I recall cries of "Be quiet!", "We're on the phone!", "We're Working!",
Uh, as we uh, as we went in to the offices.
One of the things I did was I gave the road show presentation
for the employees back at the office,
so they could have an idea of what we'd been telling investors,
and understand exactly what we'd uh, put together for them.
But again the story of the day is VA Linux, now up 766% to 235 dollars to 265.
Sue, the best performing IPO ever.
Here it goes, Sycamore Networks was uh, priced at 38 dollars, surged to $270.
This has just beat it. And by the way..
[ How do you feel about potentially billions of dollars of wealth being created
from your creation, that you're not directly cashing out? ]
So, if I hadn't made Linux available, I mean,
I wouldn't have gotten any money that way either.
So I mean, It's a win-win situation.
Uh, just the fact that there are a lot of commercial companies
means that there are a lot of Linux people who used to work on Linux kind of on the side.
And now they get paid for doing what they wanted to do.
And that helps me in the sense that I wanted them to work on Linux anyway.
The whole GNU project is really one big hack.
It's one big act of subversive playful cleverness,
to change society for the better, because I'm only interested in changing it for the better,
but in a clever way.
Hi, we're the GNU/Stallmans, and this is "The Free Software Song"
Join us now and share the software;
You'll be free, hackers, you'll be free.
You'll be free, hackers, you'll be free.
Hoarders may get piles of money,
That is true, hackers, that is true.
But they cannot help their neighbors;
That's ain't good, hackers, that's ain't good.
When we have enough free software
At our call, hackers, at our call,
We'll throw out those dirty licenses
Ever more, hackers, ever more.
Join us now and share the software;
You'll be free, hackers, you'll be free.
Join us now and share the software;
You'll be free, hackers, you'll be free.
Oh, you'll be free
I let you know.
That you'll be free. [ repeat ]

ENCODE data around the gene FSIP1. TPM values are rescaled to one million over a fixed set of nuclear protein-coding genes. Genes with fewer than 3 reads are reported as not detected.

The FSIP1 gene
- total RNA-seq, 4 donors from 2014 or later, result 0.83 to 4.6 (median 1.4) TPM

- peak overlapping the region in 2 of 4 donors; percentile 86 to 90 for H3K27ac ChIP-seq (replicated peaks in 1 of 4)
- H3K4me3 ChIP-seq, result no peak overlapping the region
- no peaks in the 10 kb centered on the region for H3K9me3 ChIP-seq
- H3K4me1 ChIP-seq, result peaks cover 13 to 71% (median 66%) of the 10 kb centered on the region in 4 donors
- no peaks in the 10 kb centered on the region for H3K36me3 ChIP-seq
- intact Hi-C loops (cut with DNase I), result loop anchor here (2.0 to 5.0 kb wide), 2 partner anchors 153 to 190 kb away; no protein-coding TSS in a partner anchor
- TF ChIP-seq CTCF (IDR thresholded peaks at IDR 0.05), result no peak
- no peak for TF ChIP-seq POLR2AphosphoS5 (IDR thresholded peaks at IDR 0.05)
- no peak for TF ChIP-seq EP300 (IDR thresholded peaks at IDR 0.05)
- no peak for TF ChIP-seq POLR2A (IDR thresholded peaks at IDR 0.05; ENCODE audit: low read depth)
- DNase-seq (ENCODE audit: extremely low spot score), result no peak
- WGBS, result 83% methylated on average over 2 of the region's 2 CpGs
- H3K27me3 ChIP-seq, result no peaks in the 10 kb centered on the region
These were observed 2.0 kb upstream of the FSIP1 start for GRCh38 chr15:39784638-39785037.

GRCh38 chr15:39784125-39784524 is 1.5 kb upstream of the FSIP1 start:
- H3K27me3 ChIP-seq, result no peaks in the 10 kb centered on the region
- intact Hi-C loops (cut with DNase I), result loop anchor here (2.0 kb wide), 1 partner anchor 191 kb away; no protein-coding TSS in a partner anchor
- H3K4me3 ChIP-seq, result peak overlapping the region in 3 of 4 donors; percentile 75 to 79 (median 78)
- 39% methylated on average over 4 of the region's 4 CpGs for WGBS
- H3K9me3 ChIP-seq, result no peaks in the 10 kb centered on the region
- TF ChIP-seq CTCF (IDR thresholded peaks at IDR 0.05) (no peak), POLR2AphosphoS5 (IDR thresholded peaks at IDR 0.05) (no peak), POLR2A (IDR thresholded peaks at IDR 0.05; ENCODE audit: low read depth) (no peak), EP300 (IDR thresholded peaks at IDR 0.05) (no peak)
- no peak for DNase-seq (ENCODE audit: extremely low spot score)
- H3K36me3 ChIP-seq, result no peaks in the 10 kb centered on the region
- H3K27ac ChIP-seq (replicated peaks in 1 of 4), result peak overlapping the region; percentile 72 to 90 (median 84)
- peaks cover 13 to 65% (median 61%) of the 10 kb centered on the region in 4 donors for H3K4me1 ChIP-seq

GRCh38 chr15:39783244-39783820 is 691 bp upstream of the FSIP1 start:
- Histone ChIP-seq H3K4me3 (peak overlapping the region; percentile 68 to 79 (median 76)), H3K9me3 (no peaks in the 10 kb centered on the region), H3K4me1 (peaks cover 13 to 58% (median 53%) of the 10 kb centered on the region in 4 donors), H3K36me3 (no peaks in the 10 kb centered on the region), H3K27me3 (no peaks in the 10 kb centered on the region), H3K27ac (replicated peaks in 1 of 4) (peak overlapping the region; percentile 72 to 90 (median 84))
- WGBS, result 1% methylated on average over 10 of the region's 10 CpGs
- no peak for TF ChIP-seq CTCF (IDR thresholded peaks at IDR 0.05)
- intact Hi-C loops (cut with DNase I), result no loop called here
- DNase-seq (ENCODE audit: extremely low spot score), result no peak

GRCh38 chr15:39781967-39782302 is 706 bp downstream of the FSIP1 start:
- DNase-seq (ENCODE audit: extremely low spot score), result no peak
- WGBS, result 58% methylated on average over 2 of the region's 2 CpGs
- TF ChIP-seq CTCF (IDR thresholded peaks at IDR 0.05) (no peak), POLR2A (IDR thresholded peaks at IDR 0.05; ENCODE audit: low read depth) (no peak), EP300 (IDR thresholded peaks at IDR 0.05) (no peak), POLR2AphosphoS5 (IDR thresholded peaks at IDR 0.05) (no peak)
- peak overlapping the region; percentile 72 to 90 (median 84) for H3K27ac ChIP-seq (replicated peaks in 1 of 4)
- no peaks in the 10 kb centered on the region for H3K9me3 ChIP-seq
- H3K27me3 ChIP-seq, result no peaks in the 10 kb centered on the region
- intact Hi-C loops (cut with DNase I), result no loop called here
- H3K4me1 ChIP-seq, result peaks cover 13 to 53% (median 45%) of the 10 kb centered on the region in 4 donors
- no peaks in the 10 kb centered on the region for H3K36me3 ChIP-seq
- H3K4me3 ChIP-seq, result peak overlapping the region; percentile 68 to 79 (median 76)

I let you know
That you'll be free. [ repeat ]
That you'll be free. [ repeat ]
RPM
RRRrrrr!!!
RU Ready
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Rabid Dogs - Cani Arrabbiati 1974
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Rain Children The 2003
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Ref The
Regarding Henry 1991
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Relentless 1989
Remains of the Day The CD1
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Rembrandt
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Remember the Titans
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Remo
Rendez-vous 1985
Replacement Killers The
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Replicant The
Requiem for a Dream
Requiem from the Darkness Episode One
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Rescuers Down Under The
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Resident Evil Apocalypse
Respiro grazias island 2002
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Return The
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Returner (Takashi Yamazaki 2002) CD1
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Reversal Of Fortune (2003) Korean
Revolution OS 2001
Rhapsody In August 1991
Richard III - CD1
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Ricordati Di Me CD1
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Ride The
Ridicule 1996
Riding in Cars with Boys
Riget I (The kingdom) 1x01
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Riget I (The kingdom) 1x03
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Rikyu 1989
Ring 0 - Birthday 2000
Ring The CD1
Ring The CD2
Ring Virus
Ring of Bright Water
Rio Bravo 1959 CD1
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Rio Lobo (1970) CD1
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Rio das Mortes (1971)
Ripleys Game
Ripoux 3
Risky Business
Riso Amaro (1949)
Riten (1969)
Ritual 2000
River Wild The
River of no Return The 1954
Riverworld 2003
Road Movie CD1
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Road To Perdition 2
Road Trip (Unrated Edition)
Road to Perdition
Roadhouse
Roaring Twenties The 1939
Rob Roy 1995
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Robin Hood (Disney)
Robin Hood - Prince Of Thieves 1991 CD1
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Robin Hood Men in tights
Robocop
Robocop Directors Cut 1987
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Rocket Brothers (2003)
Rocky Horror Picture Show The
Rocky III
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Roman de Renard Le 1930
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Romancing The Stone 1984
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Romper Stomper